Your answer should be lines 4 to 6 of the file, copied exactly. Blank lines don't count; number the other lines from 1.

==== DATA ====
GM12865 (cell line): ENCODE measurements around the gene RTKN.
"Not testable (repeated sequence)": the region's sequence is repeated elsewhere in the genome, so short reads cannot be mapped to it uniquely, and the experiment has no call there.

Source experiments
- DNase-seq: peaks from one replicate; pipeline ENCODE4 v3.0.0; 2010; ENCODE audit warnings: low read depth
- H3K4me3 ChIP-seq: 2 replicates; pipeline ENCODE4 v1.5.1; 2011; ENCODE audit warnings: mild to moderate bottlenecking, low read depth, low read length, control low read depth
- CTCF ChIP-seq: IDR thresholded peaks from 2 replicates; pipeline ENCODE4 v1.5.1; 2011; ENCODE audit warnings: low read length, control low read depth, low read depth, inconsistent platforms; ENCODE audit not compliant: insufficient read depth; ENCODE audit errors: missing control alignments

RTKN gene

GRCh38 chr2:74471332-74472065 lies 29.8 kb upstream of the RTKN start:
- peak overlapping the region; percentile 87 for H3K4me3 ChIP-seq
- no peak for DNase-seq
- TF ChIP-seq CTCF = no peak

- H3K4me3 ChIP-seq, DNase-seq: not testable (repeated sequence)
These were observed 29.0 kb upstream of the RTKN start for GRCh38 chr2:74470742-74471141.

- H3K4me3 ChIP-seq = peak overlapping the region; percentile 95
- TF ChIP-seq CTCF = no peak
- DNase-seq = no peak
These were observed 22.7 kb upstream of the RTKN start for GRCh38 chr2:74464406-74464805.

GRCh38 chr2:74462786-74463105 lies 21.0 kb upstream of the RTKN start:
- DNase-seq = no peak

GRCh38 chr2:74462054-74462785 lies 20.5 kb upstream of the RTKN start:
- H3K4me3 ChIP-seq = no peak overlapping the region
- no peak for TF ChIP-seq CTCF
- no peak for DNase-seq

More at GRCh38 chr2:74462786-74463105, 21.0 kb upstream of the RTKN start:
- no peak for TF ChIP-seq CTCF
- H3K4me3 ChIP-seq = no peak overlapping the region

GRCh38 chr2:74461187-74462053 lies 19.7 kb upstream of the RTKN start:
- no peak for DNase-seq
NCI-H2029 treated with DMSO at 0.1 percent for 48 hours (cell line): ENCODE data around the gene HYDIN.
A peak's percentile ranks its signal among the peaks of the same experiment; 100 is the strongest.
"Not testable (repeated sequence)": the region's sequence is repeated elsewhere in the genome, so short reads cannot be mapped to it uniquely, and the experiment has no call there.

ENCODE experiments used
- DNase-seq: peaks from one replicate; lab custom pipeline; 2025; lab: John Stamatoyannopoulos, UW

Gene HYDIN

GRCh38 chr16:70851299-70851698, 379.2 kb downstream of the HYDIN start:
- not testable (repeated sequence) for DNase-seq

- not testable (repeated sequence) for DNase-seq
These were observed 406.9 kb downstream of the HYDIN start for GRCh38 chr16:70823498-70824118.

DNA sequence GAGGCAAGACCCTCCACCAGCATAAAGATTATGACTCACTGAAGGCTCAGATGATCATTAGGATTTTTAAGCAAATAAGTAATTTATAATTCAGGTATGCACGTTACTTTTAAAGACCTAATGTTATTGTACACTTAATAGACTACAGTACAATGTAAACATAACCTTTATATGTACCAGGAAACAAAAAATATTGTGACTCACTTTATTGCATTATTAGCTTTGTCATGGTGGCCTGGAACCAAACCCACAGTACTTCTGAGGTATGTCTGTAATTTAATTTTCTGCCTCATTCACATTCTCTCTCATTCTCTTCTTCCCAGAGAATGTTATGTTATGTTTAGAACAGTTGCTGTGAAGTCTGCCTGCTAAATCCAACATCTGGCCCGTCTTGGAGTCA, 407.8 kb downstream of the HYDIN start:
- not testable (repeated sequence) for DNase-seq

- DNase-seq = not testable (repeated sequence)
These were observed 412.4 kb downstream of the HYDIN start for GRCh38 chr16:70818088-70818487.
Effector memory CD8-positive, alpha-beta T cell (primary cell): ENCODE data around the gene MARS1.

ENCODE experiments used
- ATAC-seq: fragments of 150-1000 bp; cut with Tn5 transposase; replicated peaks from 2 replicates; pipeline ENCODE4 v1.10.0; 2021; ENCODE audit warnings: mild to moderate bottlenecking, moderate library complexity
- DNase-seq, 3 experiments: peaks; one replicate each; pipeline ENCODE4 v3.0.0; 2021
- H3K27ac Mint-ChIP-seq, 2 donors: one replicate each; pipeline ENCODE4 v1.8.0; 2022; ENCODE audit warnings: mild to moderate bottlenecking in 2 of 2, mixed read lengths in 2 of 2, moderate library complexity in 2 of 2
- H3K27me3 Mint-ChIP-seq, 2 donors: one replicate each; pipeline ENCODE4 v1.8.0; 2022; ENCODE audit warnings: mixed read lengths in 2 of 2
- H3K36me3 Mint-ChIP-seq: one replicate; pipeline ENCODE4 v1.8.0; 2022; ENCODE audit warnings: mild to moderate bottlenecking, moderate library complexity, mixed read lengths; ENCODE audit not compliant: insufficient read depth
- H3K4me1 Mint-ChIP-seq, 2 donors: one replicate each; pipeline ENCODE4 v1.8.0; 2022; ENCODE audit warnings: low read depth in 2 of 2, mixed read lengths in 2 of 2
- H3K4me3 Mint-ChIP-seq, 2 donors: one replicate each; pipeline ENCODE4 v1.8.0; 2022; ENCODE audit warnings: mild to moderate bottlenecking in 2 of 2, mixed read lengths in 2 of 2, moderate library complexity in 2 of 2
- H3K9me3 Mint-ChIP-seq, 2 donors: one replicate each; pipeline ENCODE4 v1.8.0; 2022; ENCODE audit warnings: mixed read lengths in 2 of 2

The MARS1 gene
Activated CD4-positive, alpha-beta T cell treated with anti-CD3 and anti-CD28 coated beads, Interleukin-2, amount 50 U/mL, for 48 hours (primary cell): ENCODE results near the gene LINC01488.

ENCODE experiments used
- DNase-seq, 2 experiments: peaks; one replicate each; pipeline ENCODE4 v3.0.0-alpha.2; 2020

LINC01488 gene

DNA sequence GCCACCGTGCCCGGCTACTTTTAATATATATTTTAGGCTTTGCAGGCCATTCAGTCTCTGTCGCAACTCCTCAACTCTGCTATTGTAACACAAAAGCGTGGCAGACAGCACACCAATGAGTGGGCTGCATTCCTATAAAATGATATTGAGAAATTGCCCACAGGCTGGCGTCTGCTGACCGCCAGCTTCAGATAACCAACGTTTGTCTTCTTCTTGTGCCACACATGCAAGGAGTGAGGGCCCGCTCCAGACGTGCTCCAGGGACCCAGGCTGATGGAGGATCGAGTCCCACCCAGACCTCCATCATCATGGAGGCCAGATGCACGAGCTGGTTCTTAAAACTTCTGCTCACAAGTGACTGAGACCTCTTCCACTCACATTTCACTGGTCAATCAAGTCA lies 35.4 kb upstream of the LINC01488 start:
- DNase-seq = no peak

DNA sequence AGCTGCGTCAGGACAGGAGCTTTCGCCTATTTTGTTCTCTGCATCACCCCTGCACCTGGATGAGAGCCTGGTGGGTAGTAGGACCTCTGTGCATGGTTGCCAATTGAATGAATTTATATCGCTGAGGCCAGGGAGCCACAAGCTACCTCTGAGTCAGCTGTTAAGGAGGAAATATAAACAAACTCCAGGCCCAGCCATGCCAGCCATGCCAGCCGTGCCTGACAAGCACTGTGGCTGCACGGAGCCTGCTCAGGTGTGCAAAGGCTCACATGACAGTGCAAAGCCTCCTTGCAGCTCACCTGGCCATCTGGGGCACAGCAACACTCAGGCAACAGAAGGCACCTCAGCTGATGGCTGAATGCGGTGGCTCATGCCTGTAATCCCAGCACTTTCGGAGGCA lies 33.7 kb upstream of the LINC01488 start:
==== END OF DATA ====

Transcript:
- DNase-seq: peaks from one replicate; pipeline ENCODE4 v3.0.0; 2010; ENCODE audit warnings: low read depth
- H3K4me3 ChIP-seq: 2 replicates; pipeline ENCODE4 v1.5.1; 2011; ENCODE audit warnings: mild to moderate bottlenecking, low read depth, low read length, control low read depth
- CTCF ChIP-seq: IDR thresholded peaks from 2 replicates; pipeline ENCODE4 v1.5.1; 2011; ENCODE audit warnings: low read length, control low read depth, low read depth, inconsistent platforms; ENCODE audit not compliant: insufficient read depth; ENCODE audit errors: missing control alignments